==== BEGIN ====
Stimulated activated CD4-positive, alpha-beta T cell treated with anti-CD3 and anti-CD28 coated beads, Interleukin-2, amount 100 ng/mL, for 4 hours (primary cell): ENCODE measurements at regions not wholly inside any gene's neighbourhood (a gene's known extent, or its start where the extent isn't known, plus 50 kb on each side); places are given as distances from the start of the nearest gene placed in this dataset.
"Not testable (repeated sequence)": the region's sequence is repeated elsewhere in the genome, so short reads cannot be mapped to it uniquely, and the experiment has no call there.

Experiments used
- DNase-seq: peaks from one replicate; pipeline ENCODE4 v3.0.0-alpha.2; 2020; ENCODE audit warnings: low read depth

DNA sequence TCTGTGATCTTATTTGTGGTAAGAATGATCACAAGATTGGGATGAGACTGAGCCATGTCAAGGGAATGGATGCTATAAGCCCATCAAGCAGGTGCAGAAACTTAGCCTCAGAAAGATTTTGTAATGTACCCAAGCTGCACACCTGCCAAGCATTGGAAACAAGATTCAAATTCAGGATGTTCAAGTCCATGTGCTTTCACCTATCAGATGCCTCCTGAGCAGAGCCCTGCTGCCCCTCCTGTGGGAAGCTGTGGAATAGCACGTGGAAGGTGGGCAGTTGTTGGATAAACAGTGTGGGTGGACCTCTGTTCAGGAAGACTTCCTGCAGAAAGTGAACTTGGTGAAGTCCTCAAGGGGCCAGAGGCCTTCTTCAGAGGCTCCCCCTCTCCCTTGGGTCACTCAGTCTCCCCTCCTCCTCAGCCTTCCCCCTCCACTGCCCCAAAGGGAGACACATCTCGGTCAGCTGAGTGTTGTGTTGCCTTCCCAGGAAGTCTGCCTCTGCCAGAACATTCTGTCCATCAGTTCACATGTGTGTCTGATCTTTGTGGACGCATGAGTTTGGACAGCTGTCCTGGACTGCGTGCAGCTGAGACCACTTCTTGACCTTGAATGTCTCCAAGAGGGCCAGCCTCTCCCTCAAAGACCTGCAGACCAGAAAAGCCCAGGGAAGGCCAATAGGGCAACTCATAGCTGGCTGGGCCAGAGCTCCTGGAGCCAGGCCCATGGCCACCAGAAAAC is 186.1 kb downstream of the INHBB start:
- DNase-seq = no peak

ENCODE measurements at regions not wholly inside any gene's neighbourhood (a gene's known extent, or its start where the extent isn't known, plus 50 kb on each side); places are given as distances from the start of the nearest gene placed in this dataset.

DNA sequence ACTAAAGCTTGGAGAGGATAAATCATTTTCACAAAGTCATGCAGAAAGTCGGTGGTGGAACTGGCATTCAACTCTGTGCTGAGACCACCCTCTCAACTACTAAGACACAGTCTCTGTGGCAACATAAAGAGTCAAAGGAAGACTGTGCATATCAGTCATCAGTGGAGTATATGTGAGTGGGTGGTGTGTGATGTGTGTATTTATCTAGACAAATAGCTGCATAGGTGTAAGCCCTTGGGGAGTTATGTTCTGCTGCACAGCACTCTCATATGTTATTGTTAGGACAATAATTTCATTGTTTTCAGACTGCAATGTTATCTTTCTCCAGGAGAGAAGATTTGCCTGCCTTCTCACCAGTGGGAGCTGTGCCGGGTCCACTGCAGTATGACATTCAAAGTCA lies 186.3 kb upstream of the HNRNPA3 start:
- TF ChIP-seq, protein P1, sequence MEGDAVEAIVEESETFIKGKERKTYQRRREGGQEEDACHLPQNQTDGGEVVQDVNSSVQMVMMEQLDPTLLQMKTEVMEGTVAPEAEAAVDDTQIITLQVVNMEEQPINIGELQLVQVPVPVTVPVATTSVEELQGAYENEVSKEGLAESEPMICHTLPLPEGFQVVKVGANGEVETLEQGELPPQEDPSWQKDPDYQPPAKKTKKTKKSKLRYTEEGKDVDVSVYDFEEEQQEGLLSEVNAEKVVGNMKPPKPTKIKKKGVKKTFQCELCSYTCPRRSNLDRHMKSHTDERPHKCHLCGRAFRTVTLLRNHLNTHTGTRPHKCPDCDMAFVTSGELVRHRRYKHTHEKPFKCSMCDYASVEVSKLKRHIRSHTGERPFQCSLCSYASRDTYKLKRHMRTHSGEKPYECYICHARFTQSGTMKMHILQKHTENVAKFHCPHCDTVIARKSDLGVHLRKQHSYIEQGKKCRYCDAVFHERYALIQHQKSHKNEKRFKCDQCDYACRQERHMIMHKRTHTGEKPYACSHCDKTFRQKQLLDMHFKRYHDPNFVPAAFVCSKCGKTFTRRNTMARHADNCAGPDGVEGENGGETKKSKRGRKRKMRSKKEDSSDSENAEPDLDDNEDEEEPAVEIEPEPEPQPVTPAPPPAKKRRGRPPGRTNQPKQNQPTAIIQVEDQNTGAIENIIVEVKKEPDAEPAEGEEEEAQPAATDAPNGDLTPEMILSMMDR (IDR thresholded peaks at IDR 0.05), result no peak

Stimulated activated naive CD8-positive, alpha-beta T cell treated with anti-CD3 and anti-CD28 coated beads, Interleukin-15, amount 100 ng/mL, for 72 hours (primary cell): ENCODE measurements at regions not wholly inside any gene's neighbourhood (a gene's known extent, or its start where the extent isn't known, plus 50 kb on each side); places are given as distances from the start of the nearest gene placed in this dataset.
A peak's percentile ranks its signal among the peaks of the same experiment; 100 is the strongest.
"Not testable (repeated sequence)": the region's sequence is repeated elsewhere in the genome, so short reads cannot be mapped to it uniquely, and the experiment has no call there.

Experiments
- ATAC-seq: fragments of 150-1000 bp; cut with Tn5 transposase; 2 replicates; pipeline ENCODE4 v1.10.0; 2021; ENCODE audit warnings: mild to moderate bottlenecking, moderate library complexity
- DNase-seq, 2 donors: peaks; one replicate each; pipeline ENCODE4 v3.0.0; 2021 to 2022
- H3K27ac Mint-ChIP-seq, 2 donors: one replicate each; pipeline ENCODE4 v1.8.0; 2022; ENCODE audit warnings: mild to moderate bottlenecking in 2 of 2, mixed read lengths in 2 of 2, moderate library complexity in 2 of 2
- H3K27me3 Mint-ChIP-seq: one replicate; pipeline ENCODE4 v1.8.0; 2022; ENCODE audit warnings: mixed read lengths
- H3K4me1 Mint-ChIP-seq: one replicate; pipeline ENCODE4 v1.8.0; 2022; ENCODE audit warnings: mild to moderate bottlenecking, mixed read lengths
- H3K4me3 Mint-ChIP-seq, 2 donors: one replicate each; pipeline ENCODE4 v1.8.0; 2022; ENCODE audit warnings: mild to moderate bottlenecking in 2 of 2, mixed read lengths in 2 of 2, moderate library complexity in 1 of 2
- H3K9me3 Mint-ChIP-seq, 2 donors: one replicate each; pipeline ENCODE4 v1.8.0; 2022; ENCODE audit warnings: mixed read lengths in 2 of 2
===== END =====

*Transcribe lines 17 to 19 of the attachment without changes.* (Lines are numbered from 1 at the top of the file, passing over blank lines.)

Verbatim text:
- H3K27me3 Mint-ChIP-seq: one replicate; pipeline ENCODE4 v1.8.0; 2022; ENCODE audit warnings: mixed read lengths
- H3K4me1 Mint-ChIP-seq: one replicate; pipeline ENCODE4 v1.8.0; 2022; ENCODE audit warnings: mild to moderate bottlenecking, mixed read lengths
- H3K4me3 Mint-ChIP-seq, 2 donors: one replicate each; pipeline ENCODE4 v1.8.0; 2022; ENCODE audit warnings: mild to moderate bottlenecking in 2 of 2, mixed read lengths in 2 of 2, moderate library complexity in 1 of 2